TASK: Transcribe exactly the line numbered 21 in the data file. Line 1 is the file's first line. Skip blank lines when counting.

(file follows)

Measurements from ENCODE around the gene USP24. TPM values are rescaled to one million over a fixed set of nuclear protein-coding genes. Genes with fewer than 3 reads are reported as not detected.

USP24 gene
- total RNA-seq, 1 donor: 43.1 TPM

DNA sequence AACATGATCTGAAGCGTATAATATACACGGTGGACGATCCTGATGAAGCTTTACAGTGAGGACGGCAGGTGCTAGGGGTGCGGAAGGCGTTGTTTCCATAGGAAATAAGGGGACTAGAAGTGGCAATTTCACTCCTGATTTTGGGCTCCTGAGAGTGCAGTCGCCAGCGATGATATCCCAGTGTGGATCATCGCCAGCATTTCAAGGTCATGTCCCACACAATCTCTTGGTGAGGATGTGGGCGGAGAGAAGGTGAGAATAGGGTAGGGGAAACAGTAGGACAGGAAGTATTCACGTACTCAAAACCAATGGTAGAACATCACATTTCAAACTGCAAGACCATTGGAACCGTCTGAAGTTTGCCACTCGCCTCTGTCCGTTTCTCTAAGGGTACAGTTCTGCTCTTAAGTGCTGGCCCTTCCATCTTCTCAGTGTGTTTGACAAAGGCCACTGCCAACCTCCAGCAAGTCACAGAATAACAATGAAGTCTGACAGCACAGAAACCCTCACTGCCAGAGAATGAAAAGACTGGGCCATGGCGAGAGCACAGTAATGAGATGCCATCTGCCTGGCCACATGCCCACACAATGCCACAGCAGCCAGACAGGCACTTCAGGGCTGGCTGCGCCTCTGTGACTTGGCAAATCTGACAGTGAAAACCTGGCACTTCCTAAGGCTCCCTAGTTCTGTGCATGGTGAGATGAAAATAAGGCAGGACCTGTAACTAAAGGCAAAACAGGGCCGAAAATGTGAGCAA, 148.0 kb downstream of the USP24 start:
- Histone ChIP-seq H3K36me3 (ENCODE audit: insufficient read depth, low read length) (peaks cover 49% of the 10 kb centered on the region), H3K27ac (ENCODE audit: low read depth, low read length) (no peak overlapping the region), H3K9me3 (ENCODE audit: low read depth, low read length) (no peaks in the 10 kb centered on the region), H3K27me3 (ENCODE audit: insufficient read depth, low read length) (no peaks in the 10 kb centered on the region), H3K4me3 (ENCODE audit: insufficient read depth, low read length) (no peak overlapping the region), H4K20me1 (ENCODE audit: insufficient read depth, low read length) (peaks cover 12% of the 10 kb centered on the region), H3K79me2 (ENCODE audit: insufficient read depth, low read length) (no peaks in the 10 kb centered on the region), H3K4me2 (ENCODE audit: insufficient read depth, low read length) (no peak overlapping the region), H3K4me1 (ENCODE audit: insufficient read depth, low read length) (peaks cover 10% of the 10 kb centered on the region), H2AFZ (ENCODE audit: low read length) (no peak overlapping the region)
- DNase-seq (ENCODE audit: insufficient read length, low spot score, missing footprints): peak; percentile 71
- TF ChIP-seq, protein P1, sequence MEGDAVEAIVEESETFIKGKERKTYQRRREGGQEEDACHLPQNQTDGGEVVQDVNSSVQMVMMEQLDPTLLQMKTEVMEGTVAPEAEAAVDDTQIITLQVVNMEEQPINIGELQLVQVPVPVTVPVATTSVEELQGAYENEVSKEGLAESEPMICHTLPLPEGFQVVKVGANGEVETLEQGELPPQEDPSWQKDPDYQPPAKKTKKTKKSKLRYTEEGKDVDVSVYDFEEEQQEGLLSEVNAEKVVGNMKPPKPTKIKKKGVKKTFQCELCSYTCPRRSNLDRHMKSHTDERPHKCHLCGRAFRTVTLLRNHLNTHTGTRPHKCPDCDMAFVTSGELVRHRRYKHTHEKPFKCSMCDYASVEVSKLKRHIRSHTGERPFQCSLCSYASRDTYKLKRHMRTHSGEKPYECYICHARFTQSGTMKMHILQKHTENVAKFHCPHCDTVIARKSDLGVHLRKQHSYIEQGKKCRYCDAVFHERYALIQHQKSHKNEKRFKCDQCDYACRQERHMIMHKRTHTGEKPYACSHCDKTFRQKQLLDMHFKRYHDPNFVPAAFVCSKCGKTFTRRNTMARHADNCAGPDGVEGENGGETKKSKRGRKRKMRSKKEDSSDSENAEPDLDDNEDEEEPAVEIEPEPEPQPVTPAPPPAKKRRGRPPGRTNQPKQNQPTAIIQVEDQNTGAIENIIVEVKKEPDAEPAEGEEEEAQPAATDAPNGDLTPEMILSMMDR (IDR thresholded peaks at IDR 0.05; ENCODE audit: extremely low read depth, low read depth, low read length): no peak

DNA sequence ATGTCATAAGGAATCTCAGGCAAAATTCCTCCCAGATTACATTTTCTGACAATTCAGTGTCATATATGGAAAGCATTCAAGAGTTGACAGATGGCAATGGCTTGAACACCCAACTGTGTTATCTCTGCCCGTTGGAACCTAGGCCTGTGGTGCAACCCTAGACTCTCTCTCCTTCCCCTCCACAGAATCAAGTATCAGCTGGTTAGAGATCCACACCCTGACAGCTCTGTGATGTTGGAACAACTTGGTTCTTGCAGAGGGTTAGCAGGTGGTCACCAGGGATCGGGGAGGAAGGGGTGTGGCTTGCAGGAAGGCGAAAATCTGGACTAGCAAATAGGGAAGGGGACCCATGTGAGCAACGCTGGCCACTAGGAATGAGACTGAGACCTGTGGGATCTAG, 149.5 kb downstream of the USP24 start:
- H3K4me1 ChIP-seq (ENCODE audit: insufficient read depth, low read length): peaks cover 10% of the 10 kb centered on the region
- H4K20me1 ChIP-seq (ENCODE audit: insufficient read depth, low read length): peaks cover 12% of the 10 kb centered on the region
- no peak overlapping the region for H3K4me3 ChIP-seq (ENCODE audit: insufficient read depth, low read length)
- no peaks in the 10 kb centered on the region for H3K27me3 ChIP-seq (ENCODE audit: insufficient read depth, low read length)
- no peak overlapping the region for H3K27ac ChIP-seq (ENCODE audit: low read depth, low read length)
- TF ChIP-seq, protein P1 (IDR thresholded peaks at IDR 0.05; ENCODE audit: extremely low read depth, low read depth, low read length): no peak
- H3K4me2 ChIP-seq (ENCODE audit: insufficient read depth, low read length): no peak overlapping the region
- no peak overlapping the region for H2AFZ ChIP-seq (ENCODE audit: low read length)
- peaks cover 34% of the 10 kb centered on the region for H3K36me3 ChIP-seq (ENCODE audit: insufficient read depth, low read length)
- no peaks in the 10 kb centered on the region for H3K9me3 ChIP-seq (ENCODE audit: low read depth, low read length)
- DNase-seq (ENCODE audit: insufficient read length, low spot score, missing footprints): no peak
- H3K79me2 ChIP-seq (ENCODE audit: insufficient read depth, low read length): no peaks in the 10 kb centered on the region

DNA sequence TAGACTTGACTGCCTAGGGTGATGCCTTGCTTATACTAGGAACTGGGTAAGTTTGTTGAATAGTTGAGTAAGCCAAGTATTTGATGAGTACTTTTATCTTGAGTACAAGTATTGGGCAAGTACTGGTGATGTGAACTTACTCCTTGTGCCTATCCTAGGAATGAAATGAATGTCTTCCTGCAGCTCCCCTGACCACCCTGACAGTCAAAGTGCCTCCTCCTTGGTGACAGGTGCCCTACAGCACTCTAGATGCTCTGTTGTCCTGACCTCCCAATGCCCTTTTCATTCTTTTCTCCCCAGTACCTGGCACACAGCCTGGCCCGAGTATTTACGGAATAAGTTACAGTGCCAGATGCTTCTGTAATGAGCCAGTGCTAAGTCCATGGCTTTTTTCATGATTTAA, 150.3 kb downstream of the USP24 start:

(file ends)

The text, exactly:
DNA sequence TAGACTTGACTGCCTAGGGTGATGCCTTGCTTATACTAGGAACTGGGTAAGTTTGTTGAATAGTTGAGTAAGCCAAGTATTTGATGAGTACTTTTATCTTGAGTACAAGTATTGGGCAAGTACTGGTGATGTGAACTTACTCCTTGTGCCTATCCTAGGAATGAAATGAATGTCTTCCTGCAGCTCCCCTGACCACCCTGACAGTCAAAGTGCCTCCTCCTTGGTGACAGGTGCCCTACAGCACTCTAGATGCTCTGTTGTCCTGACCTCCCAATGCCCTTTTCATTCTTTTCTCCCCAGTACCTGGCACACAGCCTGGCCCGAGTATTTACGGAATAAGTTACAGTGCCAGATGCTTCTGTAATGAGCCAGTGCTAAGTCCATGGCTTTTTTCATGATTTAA, 150.3 kb downstream of the USP24 start: